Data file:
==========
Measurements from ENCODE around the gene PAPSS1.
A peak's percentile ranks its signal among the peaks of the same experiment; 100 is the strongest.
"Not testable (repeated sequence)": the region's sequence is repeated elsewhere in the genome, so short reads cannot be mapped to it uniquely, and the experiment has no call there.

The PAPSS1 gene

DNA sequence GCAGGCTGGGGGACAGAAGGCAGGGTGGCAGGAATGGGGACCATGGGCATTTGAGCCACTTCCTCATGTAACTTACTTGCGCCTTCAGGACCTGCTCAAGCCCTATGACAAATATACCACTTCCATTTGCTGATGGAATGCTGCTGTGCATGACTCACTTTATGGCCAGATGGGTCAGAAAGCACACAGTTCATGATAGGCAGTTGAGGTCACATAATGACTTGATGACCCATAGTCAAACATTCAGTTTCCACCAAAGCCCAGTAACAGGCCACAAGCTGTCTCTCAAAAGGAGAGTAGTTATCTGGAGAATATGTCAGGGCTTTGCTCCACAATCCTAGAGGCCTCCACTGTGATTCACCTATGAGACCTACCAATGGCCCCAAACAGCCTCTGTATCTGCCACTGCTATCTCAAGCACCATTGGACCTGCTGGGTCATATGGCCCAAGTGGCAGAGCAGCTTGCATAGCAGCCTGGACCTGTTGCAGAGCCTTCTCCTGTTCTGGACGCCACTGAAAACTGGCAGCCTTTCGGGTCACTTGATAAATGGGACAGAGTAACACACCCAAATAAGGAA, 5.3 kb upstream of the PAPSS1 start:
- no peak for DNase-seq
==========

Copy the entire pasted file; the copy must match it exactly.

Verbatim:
Measurements from ENCODE around the gene PAPSS1.
A peak's percentile ranks its signal among the peaks of the same experiment; 100 is the strongest.
"Not testable (repeated sequence)": the region's sequence is repeated elsewhere in the genome, so short reads cannot be mapped to it uniquely, and the experiment has no call there.

The PAPSS1 gene

DNA sequence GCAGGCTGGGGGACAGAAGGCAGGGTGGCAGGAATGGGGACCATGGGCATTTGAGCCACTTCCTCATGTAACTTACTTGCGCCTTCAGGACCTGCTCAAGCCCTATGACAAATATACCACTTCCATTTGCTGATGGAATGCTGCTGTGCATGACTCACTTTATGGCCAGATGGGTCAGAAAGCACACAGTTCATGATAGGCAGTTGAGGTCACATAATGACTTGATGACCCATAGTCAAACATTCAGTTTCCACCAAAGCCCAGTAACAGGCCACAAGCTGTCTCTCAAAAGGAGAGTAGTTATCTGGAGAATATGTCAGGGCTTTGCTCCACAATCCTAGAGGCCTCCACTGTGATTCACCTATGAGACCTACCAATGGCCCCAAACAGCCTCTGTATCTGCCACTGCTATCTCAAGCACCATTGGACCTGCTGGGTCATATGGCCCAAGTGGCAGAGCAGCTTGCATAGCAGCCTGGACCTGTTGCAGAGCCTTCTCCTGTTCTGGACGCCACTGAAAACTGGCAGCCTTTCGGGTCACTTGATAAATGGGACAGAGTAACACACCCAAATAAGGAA, 5.3 kb upstream of the PAPSS1 start:
- no peak for DNase-seq